Monday, 14 September 2009

Got Any Cotton Wool?

Before I was a mother, a friend sent me that email congratulating me and everyone else born before the mid-80s on having managed to survive childhood (there's now a Facebook Group dedicated to it). We were allowed to eat mud, walk down the street on our own, climb trees and play out until night-fall - all this without choking on germs, being abducted, cracking our heads open or getting lost. 

I remember pelting down Ashbury Drive, Weston on my yellow and blue roller discos.  My cousin, Johnny, and I (we were always the naughty ones) used to skate so ridiculously fast down that really steep hill, right from the very top.  We had no brakes so our only means of stopping was to smash into a wall on the other side of Worlebury Hill Road and just pray that no cars were coming. They weren't.  We used to clamber up the tallest trees in Weston Woods, helping us to more easily plan and plot our homemade maps of that wooded area, which, even back then, I treated as my very own Back Garden.  With my teenage and recently deceased friend, Ma, I spent evenings dangling my legs over the top of the Quarry, watching the town below (no chance of doing that these days; you can't even get near the edge).

And I made it into adulthood! We all did!

Now I've got a child of my own, I encourage her fearless spirit, showing her how to climb those same trees and allowing here to scale the rocks at Anchor Head. I want her to run free and to get dirty from those muddy puddles, jump off the stones.  If she falls, I pick her up, ask her if she's OK and tell her to get on with it.  I make sure that she's safe and isn't taking mad risks, trusting that her own intuition will alert her to extreme danger.

She recently got her first bike; PINK with stabilisers.  She bombs around on it outside the house and takes corners like a teenage boy on a BMX.  Thing is, she also owns a bike helmet, knee pads and elbow pads - did you have anything like that?  We never!  And the truth of the matter is that, even though I don't want her to harm herself (of course I don't!), all this protection is as much for the benefit of others - I mean, imagine all the tuts and looks we'd get without it!!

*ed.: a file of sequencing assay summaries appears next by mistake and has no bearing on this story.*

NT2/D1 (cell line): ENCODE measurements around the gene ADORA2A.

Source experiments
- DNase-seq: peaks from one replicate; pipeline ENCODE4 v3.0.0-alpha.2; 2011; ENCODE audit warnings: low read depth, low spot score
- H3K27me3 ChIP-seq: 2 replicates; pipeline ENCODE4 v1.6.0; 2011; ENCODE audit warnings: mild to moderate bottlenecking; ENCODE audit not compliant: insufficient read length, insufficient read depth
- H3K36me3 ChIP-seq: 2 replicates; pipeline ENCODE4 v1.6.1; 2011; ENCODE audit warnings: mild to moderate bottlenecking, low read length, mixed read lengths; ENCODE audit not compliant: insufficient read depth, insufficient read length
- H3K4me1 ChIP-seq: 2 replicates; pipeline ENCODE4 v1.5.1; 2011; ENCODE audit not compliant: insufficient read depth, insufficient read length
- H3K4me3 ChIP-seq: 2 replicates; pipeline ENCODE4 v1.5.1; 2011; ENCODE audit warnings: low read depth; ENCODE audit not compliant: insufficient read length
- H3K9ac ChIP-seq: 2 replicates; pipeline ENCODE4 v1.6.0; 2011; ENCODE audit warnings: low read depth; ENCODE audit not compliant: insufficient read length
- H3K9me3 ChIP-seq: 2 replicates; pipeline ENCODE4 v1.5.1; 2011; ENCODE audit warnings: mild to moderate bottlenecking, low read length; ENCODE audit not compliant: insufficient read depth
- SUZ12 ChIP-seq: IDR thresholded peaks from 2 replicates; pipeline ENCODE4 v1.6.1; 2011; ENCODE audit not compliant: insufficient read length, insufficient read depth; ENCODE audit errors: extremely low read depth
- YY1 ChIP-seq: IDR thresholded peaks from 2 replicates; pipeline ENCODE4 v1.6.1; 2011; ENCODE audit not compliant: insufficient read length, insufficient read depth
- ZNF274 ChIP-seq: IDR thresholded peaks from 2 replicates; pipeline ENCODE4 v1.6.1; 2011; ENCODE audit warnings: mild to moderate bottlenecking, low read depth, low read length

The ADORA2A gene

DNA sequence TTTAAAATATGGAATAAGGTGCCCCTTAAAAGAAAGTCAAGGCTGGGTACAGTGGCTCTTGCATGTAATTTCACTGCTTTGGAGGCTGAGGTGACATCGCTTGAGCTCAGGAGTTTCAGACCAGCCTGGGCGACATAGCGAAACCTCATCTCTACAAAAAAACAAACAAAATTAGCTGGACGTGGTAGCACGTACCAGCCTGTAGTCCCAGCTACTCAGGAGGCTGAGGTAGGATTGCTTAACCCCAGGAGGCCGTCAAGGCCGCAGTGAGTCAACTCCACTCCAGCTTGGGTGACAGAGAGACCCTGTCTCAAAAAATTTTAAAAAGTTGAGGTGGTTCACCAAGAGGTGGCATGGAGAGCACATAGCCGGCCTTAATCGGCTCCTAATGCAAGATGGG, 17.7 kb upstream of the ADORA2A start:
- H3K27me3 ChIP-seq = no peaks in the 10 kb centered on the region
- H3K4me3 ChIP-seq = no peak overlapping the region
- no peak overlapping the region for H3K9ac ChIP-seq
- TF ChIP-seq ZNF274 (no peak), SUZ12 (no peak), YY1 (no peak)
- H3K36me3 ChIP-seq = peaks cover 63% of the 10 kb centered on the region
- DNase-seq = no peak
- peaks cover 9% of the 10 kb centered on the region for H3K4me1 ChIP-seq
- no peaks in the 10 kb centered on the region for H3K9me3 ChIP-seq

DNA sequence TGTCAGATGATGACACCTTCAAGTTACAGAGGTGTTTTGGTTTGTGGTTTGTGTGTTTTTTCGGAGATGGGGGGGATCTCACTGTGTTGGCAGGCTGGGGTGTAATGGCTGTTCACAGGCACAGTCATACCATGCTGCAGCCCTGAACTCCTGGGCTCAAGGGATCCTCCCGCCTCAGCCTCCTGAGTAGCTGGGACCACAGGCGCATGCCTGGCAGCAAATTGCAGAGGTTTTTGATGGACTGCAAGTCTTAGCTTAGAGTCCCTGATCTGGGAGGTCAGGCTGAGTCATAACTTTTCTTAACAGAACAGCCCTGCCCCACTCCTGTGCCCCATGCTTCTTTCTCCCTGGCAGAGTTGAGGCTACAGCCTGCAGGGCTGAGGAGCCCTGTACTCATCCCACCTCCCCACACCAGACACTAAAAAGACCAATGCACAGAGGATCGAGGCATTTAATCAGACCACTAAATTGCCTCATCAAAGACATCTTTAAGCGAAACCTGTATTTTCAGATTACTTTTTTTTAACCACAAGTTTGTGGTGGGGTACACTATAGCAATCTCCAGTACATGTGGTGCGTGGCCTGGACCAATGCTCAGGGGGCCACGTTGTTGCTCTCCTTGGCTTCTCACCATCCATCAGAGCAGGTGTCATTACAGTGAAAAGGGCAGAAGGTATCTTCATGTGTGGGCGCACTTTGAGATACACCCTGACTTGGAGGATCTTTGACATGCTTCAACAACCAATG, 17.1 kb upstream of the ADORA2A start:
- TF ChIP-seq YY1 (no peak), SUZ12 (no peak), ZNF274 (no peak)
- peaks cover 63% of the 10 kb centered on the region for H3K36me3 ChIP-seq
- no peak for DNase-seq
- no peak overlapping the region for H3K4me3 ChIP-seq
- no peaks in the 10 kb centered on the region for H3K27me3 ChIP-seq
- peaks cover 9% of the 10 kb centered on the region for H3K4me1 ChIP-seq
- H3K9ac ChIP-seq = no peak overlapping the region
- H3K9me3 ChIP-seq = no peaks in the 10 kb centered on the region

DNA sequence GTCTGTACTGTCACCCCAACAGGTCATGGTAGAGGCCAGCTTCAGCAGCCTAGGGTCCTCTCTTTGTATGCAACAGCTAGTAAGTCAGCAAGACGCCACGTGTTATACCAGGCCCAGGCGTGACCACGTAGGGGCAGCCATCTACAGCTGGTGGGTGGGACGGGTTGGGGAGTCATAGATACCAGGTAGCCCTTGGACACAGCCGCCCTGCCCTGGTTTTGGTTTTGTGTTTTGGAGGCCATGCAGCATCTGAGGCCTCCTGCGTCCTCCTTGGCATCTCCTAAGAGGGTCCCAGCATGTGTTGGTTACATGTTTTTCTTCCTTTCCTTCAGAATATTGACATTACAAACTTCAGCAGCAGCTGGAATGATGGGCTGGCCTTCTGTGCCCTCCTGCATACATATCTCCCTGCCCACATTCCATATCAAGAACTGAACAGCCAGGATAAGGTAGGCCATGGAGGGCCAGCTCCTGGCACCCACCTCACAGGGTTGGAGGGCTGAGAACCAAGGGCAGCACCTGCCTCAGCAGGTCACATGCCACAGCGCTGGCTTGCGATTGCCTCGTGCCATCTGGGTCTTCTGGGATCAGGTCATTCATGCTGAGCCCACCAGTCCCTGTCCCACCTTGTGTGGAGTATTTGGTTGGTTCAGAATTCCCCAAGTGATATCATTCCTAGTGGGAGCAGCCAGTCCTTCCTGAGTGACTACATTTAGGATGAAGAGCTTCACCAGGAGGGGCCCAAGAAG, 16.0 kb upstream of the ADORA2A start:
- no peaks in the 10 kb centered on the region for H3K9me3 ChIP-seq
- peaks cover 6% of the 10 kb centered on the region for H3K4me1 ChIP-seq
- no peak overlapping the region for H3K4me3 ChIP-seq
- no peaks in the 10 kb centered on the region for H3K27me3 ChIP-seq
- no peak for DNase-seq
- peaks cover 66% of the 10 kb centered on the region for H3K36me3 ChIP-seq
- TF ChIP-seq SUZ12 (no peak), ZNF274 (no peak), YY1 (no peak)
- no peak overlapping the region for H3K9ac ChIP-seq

1. We use a helmet when we go on the adult bikes, but not on the little ones. I don't care who tuts. Kid vs car? Helmet needed. Kid vs park road? Helmet not so needed.

  2. Great post - I completely agree. And then there's the whole issue of how we managed to survive car journeys rolling around freely in the back seat - and front seats probably! We live in a very 'protected' world - and I'll be joining you in the hunt for that cotton wool as long as I can get away with it!

  3. Did you know that there is more bacteria on your kitchen work surfaces than there is on your toilet seat? hahaha so why am I not dead then? Utter shite, pardon the expression. 40 Hill Road. 18 Hobart Road. 15 Baildon Crescent. Did we have a fridge? What is that. Safety helmet? Walking to WIndwhistle Primary and playing out way past teatime. Where were the hordes of paedophiles? Second hand smoke? For goodness sake 85% of males and 50% 0f females smoked everywhere, even the doctor's surgery. Sorry Rebecca, I was having a little rant. I am sure you know that the older generation is the largest ever, yes, even older than me. How on earth can a human animal survive without an immune system.

  4. When I think of some of the things I have done I wonder how I ever survived. When I was little our toilet was down the backyard. We washed with soap and water and my mother did not use any cleansing products other than simple bleach and Dettol disinfectant.
    We also climbed trees, played by the railway (I never told mum about that) rode bikes all day long and got up to all kinds of crazy stuff.
    When I think about it I should not be here now. Pass that cotton wool.

  5. Just wanted to pop over and say thanks for trying to find us at the Mythical Beast Sweet Shoppe on Saturday- hopefully you'll be back this weekend and won't get poisoned by any of our sweets...

  6. Oh How I love these blogs !
    I was always, forever, playing football on the front street. That was until the time came when there was too much "stop kicking the ball on my lawn" and all that rubbish (we didn't want to play on the park as it had turned into a swamp after 3 weeks worth of rain)
    Funny @timbone mentioned the bacteria thing. I'm currently residing in America where Mothers gasp if they hear a child cough. I remember when I went to school with tonsilitis and nobody really cared about it (even during the school play). How are these kids supposed to build up any kind of resistance without being sick in the first place?
    Let her do all of those things, I don't see the problem, I hope to do the same with my future children.